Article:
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The hemicelluloses of Douglas fir Abdurahman, Nizam

Abstract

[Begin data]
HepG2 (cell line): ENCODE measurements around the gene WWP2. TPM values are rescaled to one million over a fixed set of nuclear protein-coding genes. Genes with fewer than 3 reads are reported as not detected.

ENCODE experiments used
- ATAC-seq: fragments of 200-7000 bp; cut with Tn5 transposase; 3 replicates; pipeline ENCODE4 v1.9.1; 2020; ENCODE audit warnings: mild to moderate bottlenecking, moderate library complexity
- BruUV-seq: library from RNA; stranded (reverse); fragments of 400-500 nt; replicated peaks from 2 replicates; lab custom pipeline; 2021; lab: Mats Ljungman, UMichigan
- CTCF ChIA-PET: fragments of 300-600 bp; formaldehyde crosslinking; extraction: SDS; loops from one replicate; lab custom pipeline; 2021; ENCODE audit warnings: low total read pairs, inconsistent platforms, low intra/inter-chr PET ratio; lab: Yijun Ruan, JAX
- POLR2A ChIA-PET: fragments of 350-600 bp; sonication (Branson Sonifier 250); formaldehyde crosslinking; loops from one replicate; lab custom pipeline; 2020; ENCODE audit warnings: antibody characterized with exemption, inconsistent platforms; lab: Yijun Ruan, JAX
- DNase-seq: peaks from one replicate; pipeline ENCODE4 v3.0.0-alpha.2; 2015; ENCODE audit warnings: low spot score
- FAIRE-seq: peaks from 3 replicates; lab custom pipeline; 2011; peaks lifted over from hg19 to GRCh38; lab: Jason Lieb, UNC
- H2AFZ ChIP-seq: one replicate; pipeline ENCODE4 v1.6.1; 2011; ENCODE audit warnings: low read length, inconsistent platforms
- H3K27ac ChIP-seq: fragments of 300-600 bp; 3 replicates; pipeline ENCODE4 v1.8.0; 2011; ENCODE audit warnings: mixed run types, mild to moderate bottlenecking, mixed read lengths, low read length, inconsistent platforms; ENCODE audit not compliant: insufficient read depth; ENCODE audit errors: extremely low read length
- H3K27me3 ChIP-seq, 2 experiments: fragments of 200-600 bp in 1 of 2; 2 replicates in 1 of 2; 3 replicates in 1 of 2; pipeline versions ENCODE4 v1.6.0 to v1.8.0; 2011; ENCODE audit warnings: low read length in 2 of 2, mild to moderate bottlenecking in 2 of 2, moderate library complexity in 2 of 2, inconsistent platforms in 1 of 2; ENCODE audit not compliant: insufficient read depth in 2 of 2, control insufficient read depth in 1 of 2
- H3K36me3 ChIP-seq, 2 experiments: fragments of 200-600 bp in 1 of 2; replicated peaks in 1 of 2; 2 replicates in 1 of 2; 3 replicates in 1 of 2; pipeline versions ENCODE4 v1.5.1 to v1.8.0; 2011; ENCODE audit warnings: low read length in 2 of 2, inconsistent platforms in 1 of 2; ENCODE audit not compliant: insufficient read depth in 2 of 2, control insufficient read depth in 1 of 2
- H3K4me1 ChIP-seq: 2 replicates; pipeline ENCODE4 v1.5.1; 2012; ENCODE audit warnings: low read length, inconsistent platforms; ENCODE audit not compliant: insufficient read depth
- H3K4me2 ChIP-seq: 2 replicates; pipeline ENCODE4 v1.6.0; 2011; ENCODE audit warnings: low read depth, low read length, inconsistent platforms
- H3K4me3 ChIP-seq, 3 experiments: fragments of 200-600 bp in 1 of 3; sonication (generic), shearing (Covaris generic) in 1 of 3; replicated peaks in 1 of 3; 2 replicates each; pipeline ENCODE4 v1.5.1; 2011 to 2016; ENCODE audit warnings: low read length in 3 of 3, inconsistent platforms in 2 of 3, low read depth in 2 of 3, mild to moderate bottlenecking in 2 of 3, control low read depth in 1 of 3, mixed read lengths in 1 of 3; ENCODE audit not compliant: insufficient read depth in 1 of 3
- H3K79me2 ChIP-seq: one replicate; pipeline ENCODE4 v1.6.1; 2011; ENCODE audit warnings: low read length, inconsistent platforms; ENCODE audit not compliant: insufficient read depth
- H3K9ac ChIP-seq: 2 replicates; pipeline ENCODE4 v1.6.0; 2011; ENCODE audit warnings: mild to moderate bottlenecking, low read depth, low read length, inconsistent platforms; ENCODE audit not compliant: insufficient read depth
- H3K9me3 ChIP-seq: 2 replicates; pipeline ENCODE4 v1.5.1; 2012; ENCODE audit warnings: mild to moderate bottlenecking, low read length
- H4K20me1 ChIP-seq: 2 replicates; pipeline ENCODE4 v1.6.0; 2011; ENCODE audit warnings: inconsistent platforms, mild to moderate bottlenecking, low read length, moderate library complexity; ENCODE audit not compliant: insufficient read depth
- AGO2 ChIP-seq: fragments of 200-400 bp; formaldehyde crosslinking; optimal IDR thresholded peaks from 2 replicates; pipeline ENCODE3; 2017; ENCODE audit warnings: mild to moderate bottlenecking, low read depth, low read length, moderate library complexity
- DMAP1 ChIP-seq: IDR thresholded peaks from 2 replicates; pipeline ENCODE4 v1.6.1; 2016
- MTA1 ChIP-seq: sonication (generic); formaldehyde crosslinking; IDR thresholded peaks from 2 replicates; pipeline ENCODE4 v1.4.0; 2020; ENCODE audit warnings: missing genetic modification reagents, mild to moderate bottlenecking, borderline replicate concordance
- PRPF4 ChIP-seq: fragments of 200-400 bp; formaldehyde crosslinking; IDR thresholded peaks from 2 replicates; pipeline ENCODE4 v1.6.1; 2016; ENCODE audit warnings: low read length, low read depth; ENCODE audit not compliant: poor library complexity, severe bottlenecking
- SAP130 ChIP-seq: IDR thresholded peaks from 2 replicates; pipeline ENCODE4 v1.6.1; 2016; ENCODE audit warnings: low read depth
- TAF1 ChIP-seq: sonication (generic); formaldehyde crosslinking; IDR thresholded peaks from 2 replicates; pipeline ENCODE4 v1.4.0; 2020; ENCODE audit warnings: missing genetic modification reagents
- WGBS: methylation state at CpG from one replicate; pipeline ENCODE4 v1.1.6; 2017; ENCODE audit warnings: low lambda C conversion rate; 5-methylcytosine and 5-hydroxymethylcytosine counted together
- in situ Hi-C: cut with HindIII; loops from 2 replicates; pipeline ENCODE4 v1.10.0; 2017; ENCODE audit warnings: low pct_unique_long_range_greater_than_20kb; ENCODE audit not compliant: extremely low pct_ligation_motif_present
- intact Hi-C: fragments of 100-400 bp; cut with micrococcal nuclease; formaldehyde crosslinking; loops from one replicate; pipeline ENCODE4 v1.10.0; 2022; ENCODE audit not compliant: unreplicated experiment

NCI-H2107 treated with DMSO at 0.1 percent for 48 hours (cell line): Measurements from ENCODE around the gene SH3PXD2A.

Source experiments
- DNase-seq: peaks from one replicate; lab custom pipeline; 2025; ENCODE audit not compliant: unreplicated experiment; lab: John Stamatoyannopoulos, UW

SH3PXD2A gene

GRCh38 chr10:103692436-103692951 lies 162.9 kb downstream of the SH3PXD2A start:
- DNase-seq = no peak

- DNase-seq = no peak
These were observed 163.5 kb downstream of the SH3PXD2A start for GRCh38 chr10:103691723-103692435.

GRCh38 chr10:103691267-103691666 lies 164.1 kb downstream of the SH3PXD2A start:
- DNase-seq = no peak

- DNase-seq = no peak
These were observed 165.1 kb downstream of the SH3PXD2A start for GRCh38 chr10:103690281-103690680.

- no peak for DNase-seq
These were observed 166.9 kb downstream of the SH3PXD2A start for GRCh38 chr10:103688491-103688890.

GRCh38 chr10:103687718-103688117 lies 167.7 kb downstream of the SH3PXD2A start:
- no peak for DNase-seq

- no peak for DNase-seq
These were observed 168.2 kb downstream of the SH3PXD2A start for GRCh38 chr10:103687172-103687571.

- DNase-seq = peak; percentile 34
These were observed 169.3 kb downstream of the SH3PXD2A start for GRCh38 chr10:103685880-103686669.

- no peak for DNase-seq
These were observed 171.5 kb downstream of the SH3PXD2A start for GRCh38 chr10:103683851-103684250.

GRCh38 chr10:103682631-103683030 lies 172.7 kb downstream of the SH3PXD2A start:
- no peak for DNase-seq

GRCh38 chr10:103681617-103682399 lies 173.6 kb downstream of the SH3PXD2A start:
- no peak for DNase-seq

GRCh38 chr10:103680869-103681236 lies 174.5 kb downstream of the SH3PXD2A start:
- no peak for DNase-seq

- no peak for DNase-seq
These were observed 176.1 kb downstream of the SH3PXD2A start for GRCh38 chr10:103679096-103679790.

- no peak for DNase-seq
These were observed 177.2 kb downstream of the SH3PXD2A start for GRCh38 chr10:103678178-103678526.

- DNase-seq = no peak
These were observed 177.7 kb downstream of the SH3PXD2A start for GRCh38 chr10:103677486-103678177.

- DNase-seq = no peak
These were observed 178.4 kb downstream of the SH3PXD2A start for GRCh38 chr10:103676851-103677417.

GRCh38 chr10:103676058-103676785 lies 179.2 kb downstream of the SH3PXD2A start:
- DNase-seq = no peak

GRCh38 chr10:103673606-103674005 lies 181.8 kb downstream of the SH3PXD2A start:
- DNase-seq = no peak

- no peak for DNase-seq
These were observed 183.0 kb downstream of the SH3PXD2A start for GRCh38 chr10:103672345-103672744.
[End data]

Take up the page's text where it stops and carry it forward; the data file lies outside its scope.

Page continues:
The Douglas fir holocellulose was prepared by Wise’s(8) modification of Jayme's sodium chlorite procedure(9). The hemicelluloses were extracted using 24% potassium hydroxide followed by 17% sodium hydroxide containing 5% boric acid. Meier(31) reported that barium hydroxide can be used to purify polysaccharide mixtures. The mode of action presumably being the formation of an insoluble complex with the cis-hydroxyl groups of the mannose or galactose integers. By using this method of purification Timell(30) isolated a galactoglucomannan from a 24% potassium hydroxide extract of eastern hemlock holocellulose. Following Timell's scheme the attempt to isolate a galactoglucomannan from Douglas fir did not proceed with the facility suggested. Two purifications by Meier's procedure failed to remove the xylose containing polysaccharide. Further batches of freshly prepared holocellulose were extracted and repeated attempts at the isolation and purification of a galactoglucomannan are at present being pursued. The addition of barium hydroxide not only removed the galactoglucomannan fraction but also purified the xylan which remained in solution. Four barium hydroxide treatments followed by two purifications by means of Fehling's solution gave an arabino-4-0-methyl-D-glucuronoxylan freed from galactose. Previous attempts at the purification of this type of polysaccharide from softwoods have failed to remove the galactose residues. A glucomannan fraction was extracted using 17.5% sodium hydroxide containing 5% boric acid. Four fractionations by the barium hydroxide procedure failed to remove the xylose residues. Two further fractionations via the copper complex removed the last traces of xylose but the fraction still contained about 8% galactose. This is not unusual for it has been reported that the majority of gymnosperm glucomannans contain at least 4% galactose. The glucose to mannose ratio is approximately 1:3.5 which is in the order of a true glucomannan. It appears that the possibility should be seriously considered that the galactose residues present in the so called "glucomannans" are actually integral parts of these polysaccharides. Additional experimental data in the near future will undoubtedly serve to solve the problem.

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